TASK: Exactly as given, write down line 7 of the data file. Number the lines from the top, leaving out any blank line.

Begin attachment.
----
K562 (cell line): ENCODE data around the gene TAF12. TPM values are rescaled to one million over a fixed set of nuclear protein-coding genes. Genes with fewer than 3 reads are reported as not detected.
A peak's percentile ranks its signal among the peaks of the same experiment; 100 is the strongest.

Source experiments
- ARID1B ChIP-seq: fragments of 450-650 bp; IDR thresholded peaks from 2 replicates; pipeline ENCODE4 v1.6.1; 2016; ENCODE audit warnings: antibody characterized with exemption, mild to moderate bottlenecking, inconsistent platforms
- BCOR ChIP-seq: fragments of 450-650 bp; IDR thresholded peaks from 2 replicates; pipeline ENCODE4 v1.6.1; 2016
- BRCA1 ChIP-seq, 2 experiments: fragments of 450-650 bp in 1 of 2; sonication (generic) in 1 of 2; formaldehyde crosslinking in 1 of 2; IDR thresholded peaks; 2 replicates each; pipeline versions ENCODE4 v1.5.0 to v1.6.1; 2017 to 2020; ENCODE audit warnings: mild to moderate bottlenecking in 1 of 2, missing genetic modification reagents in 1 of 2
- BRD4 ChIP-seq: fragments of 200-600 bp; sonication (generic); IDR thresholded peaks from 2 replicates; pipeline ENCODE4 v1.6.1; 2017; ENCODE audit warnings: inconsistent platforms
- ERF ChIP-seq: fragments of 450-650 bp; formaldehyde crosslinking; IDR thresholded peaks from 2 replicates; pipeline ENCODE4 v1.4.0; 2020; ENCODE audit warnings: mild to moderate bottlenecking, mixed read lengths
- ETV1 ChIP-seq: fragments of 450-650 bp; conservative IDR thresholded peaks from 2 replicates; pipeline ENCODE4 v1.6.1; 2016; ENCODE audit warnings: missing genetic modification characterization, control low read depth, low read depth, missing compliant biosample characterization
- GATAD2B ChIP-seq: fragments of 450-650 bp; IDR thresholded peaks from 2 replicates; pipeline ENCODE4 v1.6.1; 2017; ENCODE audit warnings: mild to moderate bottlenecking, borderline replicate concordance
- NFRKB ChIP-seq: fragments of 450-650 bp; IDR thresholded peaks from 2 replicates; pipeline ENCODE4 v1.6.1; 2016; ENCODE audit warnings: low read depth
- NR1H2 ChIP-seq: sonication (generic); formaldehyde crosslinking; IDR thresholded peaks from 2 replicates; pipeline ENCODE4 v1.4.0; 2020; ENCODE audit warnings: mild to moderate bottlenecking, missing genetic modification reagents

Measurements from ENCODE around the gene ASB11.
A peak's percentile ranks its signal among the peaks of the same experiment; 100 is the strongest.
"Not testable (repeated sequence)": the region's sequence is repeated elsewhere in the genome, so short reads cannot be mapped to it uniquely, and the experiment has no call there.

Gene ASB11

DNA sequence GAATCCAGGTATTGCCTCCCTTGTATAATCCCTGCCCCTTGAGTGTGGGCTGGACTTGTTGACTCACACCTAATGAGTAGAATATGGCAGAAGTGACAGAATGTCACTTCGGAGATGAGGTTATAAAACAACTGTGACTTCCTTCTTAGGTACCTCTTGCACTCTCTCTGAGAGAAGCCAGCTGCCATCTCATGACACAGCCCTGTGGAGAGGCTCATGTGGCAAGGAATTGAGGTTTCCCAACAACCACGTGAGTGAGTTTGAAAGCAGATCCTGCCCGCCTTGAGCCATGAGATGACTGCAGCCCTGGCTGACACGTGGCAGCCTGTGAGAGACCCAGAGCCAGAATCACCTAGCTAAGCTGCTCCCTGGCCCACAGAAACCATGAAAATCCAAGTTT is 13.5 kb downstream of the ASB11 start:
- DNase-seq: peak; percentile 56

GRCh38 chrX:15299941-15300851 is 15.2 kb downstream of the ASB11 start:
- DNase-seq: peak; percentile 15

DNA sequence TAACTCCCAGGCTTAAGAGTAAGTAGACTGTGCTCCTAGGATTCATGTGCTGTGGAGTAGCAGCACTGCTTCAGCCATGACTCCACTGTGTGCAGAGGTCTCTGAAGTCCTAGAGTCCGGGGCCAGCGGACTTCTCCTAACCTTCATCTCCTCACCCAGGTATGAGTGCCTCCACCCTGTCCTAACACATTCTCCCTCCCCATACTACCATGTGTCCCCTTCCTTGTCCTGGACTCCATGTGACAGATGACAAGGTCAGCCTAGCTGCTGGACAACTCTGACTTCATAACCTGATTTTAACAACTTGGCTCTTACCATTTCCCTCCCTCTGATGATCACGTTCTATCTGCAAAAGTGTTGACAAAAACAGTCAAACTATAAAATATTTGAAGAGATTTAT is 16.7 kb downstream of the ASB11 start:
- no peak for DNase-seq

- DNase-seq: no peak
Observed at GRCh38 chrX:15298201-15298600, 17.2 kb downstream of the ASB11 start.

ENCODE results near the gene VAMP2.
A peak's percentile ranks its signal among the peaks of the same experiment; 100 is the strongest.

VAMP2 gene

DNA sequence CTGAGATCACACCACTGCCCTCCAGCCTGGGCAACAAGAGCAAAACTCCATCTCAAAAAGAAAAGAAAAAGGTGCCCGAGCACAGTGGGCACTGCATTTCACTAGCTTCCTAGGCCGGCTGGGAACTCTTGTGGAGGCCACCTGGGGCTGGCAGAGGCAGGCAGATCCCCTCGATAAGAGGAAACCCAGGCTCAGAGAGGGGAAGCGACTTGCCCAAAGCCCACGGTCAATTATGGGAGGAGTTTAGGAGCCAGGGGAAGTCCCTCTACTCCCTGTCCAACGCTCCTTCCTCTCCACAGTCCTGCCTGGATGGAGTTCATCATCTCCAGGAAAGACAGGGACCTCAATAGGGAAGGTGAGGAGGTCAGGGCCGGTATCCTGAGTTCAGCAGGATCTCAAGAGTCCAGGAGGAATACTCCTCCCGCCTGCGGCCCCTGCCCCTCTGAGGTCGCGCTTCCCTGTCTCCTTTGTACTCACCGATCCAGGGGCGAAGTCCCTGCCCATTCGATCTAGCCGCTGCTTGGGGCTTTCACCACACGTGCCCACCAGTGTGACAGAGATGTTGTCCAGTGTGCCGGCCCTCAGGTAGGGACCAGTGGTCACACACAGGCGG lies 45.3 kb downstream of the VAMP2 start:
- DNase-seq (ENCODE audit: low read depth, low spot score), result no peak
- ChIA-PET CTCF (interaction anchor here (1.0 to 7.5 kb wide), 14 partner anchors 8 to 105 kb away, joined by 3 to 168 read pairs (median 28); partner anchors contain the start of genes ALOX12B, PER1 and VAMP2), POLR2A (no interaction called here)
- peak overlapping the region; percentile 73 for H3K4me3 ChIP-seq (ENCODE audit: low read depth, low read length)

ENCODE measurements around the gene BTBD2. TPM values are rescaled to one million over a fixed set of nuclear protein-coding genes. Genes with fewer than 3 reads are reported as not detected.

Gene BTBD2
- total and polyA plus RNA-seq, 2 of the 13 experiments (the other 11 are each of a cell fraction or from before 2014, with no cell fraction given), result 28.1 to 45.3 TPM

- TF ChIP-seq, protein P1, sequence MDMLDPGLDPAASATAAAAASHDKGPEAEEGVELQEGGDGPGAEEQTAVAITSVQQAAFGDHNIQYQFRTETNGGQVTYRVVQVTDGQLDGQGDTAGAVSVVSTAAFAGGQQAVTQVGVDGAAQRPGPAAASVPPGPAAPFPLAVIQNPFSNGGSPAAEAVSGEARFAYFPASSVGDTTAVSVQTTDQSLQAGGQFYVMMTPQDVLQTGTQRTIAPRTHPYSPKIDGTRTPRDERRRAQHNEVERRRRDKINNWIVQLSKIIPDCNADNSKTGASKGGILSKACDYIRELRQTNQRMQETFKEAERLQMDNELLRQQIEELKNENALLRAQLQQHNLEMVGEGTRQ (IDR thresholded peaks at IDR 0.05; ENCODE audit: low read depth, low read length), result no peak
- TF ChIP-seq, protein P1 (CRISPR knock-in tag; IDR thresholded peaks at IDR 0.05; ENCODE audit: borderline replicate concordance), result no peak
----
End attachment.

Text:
- BRD4 ChIP-seq: fragments of 200-600 bp; sonication (generic); IDR thresholded peaks from 2 replicates; pipeline ENCODE4 v1.6.1; 2017; ENCODE audit warnings: inconsistent platforms